Richer skill mixes seem to improve patient safety and care. Interestingly, Rows 8 and 9 do not support the popular media’s assertion that too many “pen pushers” are employed in the health services. Indeed, low deaths hospitals employ more managers (G9 vs C9), which may mean that registered practitioners in low deaths hospitals are released to undertake more clinical work. It is not clear from the data why high deaths hospitals employ fewer staff. Is the staffing shortfall an austerity measure, or is it because recruitment and retention is a problem? These are fundamental questions that warrant additional research.

Table I has a practical value for workforce planners and quality assurance managers. Practitioners in other countries, for example, can benchmark their hospitals against the overall acute (Col. C), high deaths (Col. E) and low deaths hospitals (Col. G) to see where they lie. However, caution is needed; analysts should ensure that FTEs (not headcounts) are used as the numerator and occupied beds (not bed complement) as the denominator. Headcounts and bed complement generate different ratios, which will not be comparable to the ratios presented in Table I. The other use of Table I is applying the ratios to generate recommended staffing establishments; i.e., multiplying cell G4 by a hospital’s occupied beds, for example, will generate a “best practice” nursing establishment, i.e., one more likely to improve patient outcomes.

Hospital deaths and hospital staffing

All acute hospitals (n=95) High deaths (n=24) Low deaths (n=25)
1 Variable Staff-to-bed ratio % Staff-to-bed ratio % Staff-to-bed ratio %
2 All staff FTEs 7.74 7.36 8.12
3 Doctor FTEs 1.01 13.1 0.90 12.2 1.23 15.1
4 RN FTEs 2.06 26.6 1.92 26.1 2.26 27.9
5 Midwife FTEs 0.23 3.0 0.23 3.1 0.27 3.4
6 ST&T FTEs 0.92 11.9 0.84 11.4 0.94 11.6
7 Clinical Support FTEs 2.22 28.7 2.16 29.4 2.19 27.0
8 A&C FTEs 1.13 14.6 1.15 15.7 1.02 12.6
9 Manager FTEs 0.17 2.2 0.16 2.2 0.20 2.5

Notes: FTEs, full-time equivalents; RN, registered nurse; ST&T, scientific, technical and therapeutic; A&C, administrative and clerical


Aiken, L.H., Sloane, D., Griffiths, P., Rafferty, A.M., Bruyneel, L., McHugh, M., Maier, C.B., Moreno-Casbase, T. and Ball, J.E. (2016), “Nursing skill mix in European hospitals: cross-sectional study of the association with mortality, patient ratings, and quality of care”, BMJ Quality and Safety, doi: 10.1136/bmjqs-2016-005567.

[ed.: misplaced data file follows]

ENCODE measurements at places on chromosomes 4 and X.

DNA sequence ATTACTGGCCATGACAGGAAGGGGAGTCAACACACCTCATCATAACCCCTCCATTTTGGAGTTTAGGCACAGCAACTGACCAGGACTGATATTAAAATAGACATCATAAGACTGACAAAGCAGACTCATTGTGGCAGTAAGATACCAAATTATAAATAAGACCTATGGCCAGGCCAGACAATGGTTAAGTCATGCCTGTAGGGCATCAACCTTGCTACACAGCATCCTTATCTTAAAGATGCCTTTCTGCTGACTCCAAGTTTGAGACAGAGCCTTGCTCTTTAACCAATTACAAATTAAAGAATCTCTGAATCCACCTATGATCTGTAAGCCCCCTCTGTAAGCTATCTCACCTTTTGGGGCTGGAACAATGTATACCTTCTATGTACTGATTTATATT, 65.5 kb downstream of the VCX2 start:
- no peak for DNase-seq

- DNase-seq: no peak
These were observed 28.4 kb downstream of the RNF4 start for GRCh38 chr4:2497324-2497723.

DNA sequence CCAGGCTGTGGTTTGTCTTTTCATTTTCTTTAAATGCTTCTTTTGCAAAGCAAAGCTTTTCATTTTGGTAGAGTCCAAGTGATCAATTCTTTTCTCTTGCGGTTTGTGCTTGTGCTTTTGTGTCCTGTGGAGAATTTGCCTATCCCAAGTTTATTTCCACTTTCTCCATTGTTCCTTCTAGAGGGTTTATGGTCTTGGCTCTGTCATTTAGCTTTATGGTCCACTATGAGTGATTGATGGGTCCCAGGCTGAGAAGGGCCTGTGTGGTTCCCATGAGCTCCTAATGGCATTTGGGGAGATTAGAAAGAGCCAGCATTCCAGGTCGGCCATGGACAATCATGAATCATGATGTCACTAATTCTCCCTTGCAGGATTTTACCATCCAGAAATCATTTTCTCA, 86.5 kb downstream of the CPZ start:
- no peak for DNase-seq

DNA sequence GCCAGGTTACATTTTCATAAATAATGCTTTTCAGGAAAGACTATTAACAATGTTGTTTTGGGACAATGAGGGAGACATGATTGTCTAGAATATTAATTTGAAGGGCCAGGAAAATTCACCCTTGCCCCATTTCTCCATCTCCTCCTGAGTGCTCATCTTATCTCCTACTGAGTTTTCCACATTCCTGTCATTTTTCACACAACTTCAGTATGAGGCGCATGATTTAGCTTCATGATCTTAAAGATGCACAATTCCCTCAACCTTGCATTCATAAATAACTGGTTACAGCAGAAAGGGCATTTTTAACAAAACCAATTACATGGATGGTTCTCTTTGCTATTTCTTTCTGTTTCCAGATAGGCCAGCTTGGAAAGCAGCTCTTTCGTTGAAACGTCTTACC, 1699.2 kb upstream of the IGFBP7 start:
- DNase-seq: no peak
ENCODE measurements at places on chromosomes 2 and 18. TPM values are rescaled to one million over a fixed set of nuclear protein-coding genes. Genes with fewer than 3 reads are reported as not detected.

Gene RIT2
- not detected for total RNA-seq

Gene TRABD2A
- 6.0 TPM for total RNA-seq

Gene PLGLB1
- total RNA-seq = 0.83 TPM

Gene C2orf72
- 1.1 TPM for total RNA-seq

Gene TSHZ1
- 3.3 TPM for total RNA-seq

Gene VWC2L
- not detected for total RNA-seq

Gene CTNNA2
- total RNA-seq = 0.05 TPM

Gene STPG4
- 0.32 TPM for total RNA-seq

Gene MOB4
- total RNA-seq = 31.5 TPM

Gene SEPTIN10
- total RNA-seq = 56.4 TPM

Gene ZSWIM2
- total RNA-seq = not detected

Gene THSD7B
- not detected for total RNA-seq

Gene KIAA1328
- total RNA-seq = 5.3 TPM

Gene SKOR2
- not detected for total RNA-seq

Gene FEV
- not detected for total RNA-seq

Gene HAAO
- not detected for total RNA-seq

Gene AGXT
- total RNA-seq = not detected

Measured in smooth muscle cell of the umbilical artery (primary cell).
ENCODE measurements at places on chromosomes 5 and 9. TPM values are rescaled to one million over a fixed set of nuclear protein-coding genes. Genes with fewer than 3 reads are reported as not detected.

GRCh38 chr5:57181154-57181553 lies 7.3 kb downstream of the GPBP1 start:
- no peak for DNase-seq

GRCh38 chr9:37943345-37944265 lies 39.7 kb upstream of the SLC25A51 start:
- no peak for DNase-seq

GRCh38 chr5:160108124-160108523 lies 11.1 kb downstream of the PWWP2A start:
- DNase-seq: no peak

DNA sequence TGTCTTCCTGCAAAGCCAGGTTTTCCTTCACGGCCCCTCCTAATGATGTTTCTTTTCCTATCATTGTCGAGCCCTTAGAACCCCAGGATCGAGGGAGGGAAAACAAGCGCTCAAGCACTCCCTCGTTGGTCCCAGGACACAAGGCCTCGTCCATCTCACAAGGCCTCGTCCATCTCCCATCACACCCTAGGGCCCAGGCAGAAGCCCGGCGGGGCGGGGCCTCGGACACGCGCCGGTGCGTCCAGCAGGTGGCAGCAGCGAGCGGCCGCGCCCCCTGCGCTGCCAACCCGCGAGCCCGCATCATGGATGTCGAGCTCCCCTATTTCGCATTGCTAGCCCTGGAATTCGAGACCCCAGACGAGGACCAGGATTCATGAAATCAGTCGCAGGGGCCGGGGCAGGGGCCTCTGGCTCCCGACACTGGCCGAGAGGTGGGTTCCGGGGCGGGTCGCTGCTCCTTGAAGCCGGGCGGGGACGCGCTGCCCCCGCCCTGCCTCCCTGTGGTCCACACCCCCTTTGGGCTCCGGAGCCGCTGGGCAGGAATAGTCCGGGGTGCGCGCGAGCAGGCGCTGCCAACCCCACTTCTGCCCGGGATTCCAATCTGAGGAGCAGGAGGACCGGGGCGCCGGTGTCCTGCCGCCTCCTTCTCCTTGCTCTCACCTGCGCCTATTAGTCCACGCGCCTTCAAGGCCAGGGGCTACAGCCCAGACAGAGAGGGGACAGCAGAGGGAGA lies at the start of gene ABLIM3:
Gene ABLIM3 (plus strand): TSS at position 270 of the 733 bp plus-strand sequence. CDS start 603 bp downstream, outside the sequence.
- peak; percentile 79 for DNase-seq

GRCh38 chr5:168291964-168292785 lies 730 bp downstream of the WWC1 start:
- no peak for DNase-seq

Callaghan, L.A., Cartwright, D.W., O'Rourke, P. and Davies, M.W. (2003), “Infant to staff ratios and risk of mortality in very low birthweight infants”, Archives of Disease in Childhood: Foetal and Neonatal Edition, Vol. 88 No. 2, pp. 94-97.

Cho, S.H., Hwang, J.H. and Kim, J. (2008), “Nurse staffing and patient mortality in intensive care units”, Nursing Research, Vol. 57 No. 5, pp. 322-330.

Francis, R. (2013), “The Mid Staffordshire NHS Foundation Trust public inquiry”, available at: www.gov.uk/government/uploads/system/uploads/attachment_data/file/279124/0947.pdf (accessed 16 January 2017).

Needleman, J., Buerhaus, P., Mattke, S., Stewart, M. and Zelevinsky, K. (2002), “Nurse staffing levels and quality of care in hospitals”, New England Journal of Medicine, Vol. 346 No. 22, pp. 1715-1722.

NHS Choices (2013), “Keogh review on hospital deaths”, available at: www.nhs.uk/news/2013/07July/Pages/Keogh-review-on-hospital-deaths-published.aspx (accessed 16 January 2017).

NHS Digital (2016), “Publications calendar: April 2016-March 2017”, available at: http://content.digital.nhs.uk/pubs/calendar (accessed 16 January 2017).

Shekelle, P.G. (2013), “Nurse-patient ratios as a patient safety strategy”, Annals of Internal Medicine, Vol. 158 No. 5, pp. 404-409.